In Table 7 the most commonly used Boolean and associated R-functions are shown. The relationship to Lamé curves (from which the Gielis curves were derived) is clear via (and special cases of Lamé curves; the superellipses |x1| p + |x2| p and circle for p = 2): The use of exponents m/2 and 1⁄p converts Lamé curves into distances. In Table 7 we find or, a special Lamé curve , raised to exponent . This is the Pythagorean part distance raised to power m. The function has . Originally p is a positive integer but can now be any positive number p > 1 [20].

Table 7

Examples of R-functions for the most common Boolean functions.

This leads to the remarkable fact that separated regions in RGC (and in polygrams in general) can be defined as coherent structures. Using R-functions, these operations are translated into geometry, whereby the different layers (Fig. 22a in blue) or different sectors (the red zones in Fig. 22b) are defined as single geometrical domains or combinations of single domains [20].

Knots and graphs

In this way we can connect seemingly unconnected zones in self-intersecting graphs in the very same way as the zones are connected when executing the cutting in 3D. Using R-functions the zones can be defined in planar graphs, which are connected as in 3D GML bodies. In GML bodies the resulting figures form separate bodies and in cross sections they show up as differently coloured, separated zones. In planar polygons, they can be connected via R-functions, but also by drawing graphs occurring in the cut polygons. Consider for example Figure 23. The boundaries of the yellow zones are defined by the circumscribing pentagon and by the inscribed pentagram (enclosing the brown and grey zone). Connecting the yellow zones, by using the boundaries of the innermost pentagram in grey, and considering only the boundaries, a graph is obtained.

thumbnail Figure 23

(a) Cross section of for SS1,3 cut, case BII, (b) generation of graphs for case BII, (c) 5/2 knot, (d) graph with loops corresponding to sectors 1–5 in Figure 23b.

The boundaries of zones 1–5 (individual zones separated by small perpendicular blue lines), and connected by green highlighted lines, form a graph. This graph can be also obtained starting from the uppermost vertex of the inner pentagon with green highlighted sides, going around sector S1, then continuing along the green line to enclose S5, then to S4, then S3, and S2, ending this graph exactly at the upper vertex where the trajectory started. The same can be done for the brown sectors, and for the grey pentagon.

The boundary of graph enclosing the inner pentagon closes in one rotation, while the other two graphs self-intersect. These graphs are homeomorphic to the planar projection of a 51 knot (or RGC with m = 5/2) Figure 23c , or to Figure 23d .

These graphs also relate to the process of cutting GML in the following way. When cutting GML with a pentagonal cross section (as example), according to S1,3 cut, case BII, the result is a Link-3 of three separate bodies. The inner body is pentagonal, the second body has a triangular cross section and the outer one has a quadrangular cross section. In Figure 24 it is indicated how these bodies GML3, GML4 and GML5 are twisted. For ω = 1 and j = 0 = q the result is that the GML5 body is twisted 25 times (five full rotations), the GML3 body is twisted 27 times (nine full rotations), and the GML4 body is twisted 36 times (also nine full rotations). The overall structure is a link of 3 bodies, one of which (GML5) is the unknot with circle as basic line, while GML3, is a 51 knot, with the pentagram (or RGC with m = 5/2) as basic line.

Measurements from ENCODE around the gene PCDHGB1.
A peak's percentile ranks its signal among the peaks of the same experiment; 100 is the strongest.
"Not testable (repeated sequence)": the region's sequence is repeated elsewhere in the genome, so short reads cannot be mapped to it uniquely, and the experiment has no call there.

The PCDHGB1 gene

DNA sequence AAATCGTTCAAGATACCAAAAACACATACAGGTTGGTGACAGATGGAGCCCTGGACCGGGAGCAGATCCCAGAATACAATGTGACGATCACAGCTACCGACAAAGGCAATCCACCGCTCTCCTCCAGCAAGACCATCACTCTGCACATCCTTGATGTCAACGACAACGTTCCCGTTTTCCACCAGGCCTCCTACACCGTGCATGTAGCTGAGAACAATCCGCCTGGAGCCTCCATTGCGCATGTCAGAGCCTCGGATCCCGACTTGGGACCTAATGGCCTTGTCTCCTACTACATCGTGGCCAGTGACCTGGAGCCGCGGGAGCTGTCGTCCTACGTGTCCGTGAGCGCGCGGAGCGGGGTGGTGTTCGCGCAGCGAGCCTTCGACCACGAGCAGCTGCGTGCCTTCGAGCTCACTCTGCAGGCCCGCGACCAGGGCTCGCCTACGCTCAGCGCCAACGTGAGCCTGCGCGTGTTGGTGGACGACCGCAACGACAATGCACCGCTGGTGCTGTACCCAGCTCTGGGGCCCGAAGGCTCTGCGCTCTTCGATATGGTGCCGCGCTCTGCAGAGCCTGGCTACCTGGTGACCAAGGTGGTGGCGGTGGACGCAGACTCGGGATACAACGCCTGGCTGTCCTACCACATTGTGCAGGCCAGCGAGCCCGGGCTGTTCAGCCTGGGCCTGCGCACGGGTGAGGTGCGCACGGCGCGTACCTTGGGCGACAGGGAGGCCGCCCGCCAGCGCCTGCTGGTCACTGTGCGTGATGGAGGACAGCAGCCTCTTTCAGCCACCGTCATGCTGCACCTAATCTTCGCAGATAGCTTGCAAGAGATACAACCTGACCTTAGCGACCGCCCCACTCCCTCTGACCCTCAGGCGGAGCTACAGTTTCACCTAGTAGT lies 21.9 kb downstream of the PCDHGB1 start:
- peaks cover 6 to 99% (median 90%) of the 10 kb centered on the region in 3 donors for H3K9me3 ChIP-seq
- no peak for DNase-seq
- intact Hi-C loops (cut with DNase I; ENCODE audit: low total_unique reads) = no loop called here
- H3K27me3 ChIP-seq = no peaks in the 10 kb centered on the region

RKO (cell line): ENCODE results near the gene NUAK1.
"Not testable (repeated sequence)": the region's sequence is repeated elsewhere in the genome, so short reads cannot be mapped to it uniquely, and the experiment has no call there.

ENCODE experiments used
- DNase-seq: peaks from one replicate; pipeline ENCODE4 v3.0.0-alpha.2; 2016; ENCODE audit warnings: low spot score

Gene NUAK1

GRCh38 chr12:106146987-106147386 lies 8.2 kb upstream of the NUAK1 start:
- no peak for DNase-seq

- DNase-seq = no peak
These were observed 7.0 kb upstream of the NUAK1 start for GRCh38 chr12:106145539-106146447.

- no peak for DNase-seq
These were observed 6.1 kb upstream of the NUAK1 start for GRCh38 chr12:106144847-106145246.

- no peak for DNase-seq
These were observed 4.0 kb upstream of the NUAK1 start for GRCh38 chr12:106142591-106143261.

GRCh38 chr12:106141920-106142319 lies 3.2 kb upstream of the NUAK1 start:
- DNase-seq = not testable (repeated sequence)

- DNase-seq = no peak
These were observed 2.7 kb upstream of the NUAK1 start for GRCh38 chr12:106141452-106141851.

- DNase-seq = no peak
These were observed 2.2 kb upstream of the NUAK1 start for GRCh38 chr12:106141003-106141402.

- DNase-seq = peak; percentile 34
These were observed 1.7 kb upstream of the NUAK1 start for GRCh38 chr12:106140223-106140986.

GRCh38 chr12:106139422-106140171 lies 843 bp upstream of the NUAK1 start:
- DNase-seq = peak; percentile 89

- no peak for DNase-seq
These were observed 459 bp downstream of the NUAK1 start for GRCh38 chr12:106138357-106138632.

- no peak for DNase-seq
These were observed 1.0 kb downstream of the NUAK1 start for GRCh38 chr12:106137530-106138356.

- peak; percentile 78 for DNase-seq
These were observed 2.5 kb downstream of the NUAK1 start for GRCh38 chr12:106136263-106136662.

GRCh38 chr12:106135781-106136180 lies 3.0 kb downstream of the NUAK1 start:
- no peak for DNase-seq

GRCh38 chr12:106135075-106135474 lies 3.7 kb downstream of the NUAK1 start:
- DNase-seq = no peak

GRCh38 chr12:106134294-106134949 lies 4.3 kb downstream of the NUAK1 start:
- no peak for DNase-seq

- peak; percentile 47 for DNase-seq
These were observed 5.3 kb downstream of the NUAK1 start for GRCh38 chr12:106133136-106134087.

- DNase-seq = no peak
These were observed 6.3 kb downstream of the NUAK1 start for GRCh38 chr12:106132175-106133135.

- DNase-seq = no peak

thumbnail Figure 24

Resulting structures and bodies from BII cut of GML5 [5].

The study of GML bodies and surfaces revealed complicated structures on interlinked bodies with knot structures, in particular the simplest knots k/2 (with k integer) or torus knots. These results also appear in the methodology of cutting planar regular m-polygons and in the methodology of self-intersecting Gielis curves and graphs (at least for ω = 1 and j = 0 = q as in the B II case in Fig. 24).

As a consequence, when cutting m-regular polygons, the link number and knot characteristics of the original GML from which they were cut can be found, counting the number of independent sectors, their shape and coherence as layers. Their coherence is established via R-functions, named after the Ukranian mathematician V.L. Ravchev (1926–2005).

Galilei, Euler, Catalan and Cayley

The problem of dividing m-polygons with non-crossing diagonals

Euler considered the following problem: in how many ways can one divide a polygon into triangles, in such a way that diagonals do not cross, i.e. similar to cutting with non-crossing knives [24]. For a pentagon using two diagonals this gives a total of five possibilities (Fig. 25). For a square, only two diagonals are possible.

thumbnail Figure 25

Five ways of cutting a pentagon, with diagonal knives.

In the case of a pentagon, the cuts that are allowed are symmetric ones, VV1,2 and VV1,3. Using diagonals means vertex-to-vertex cuts and using the same notation as before these cuts are VV1,3 and VV2,4 in the square, giving two possibilities (Fig. 26a). The upper square gives VV1,3 (or VV2,4) while the lower one gives both possibilities in superposition. In the case of a pentagon, VV1,3 and VV1,4 diagonal knives (section “Chordal and radial knives”) can be used. For the GML case they are symmetrical, but for the Euler problem, they are different (Fig. 25). In Figure 26b, in the lower pentagon, all possible cuts are given with VV1,3 and VV1,4, starting from all five vertices. So the number of possible ways of cutting is 5. The lower pentagonal figure in Figure 26b can be considered as a composition of all VVi,i+2 and VVi,i+3 cuts of Figure 25.

thumbnail Figure 26

Cutting (a) square, (b) pentagon and (c) hexagon with diagonal knives.

thumbnail Figure 27

Fourteen ways of cutting a hexagon, with non-crossing diagonals.